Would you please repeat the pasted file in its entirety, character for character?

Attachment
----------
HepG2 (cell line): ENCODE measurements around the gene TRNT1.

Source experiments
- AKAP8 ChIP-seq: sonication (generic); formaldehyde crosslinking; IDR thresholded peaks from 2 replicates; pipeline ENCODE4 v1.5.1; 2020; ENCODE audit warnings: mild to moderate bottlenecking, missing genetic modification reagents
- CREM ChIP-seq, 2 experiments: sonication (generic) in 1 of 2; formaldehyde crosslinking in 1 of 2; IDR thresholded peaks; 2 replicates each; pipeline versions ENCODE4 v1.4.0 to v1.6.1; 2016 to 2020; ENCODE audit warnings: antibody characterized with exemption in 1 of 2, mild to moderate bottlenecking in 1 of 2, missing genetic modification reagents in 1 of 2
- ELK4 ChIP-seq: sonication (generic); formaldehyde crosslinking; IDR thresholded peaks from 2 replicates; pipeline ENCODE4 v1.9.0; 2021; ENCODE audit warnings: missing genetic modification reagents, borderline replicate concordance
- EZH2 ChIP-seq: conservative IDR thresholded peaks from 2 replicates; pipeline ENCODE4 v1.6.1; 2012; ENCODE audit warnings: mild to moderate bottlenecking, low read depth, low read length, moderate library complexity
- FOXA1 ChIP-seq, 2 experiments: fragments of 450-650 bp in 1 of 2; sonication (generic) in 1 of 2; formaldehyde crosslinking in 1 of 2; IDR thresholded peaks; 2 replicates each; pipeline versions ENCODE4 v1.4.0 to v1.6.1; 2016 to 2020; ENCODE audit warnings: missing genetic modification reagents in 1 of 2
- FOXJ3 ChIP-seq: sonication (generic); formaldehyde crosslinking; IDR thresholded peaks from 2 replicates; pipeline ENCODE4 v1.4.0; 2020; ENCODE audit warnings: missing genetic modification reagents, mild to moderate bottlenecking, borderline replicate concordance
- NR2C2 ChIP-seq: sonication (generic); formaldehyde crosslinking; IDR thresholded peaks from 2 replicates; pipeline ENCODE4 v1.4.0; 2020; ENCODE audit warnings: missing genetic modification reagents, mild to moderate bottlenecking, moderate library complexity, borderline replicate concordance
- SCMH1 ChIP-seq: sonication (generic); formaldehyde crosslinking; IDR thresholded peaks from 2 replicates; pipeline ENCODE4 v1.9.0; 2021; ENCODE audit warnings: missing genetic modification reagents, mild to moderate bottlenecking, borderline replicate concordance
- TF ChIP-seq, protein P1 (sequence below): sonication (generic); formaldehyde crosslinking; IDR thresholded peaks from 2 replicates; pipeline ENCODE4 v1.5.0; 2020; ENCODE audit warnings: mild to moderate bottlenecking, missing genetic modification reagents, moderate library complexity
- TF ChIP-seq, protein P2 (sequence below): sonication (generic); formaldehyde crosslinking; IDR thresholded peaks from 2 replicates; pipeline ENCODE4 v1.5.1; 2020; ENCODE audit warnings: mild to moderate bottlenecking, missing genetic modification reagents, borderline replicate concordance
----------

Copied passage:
HepG2 (cell line): ENCODE measurements around the gene TRNT1.

Source experiments
- AKAP8 ChIP-seq: sonication (generic); formaldehyde crosslinking; IDR thresholded peaks from 2 replicates; pipeline ENCODE4 v1.5.1; 2020; ENCODE audit warnings: mild to moderate bottlenecking, missing genetic modification reagents
- CREM ChIP-seq, 2 experiments: sonication (generic) in 1 of 2; formaldehyde crosslinking in 1 of 2; IDR thresholded peaks; 2 replicates each; pipeline versions ENCODE4 v1.4.0 to v1.6.1; 2016 to 2020; ENCODE audit warnings: antibody characterized with exemption in 1 of 2, mild to moderate bottlenecking in 1 of 2, missing genetic modification reagents in 1 of 2
- ELK4 ChIP-seq: sonication (generic); formaldehyde crosslinking; IDR thresholded peaks from 2 replicates; pipeline ENCODE4 v1.9.0; 2021; ENCODE audit warnings: missing genetic modification reagents, borderline replicate concordance
- EZH2 ChIP-seq: conservative IDR thresholded peaks from 2 replicates; pipeline ENCODE4 v1.6.1; 2012; ENCODE audit warnings: mild to moderate bottlenecking, low read depth, low read length, moderate library complexity
- FOXA1 ChIP-seq, 2 experiments: fragments of 450-650 bp in 1 of 2; sonication (generic) in 1 of 2; formaldehyde crosslinking in 1 of 2; IDR thresholded peaks; 2 replicates each; pipeline versions ENCODE4 v1.4.0 to v1.6.1; 2016 to 2020; ENCODE audit warnings: missing genetic modification reagents in 1 of 2
- FOXJ3 ChIP-seq: sonication (generic); formaldehyde crosslinking; IDR thresholded peaks from 2 replicates; pipeline ENCODE4 v1.4.0; 2020; ENCODE audit warnings: missing genetic modification reagents, mild to moderate bottlenecking, borderline replicate concordance
- NR2C2 ChIP-seq: sonication (generic); formaldehyde crosslinking; IDR thresholded peaks from 2 replicates; pipeline ENCODE4 v1.4.0; 2020; ENCODE audit warnings: missing genetic modification reagents, mild to moderate bottlenecking, moderate library complexity, borderline replicate concordance
- SCMH1 ChIP-seq: sonication (generic); formaldehyde crosslinking; IDR thresholded peaks from 2 replicates; pipeline ENCODE4 v1.9.0; 2021; ENCODE audit warnings: missing genetic modification reagents, mild to moderate bottlenecking, borderline replicate concordance
- TF ChIP-seq, protein P1 (sequence below): sonication (generic); formaldehyde crosslinking; IDR thresholded peaks from 2 replicates; pipeline ENCODE4 v1.5.0; 2020; ENCODE audit warnings: mild to moderate bottlenecking, missing genetic modification reagents, moderate library complexity
- TF ChIP-seq, protein P2 (sequence below): sonication (generic); formaldehyde crosslinking; IDR thresholded peaks from 2 replicates; pipeline ENCODE4 v1.5.1; 2020; ENCODE audit warnings: mild to moderate bottlenecking, missing genetic modification reagents, borderline replicate concordance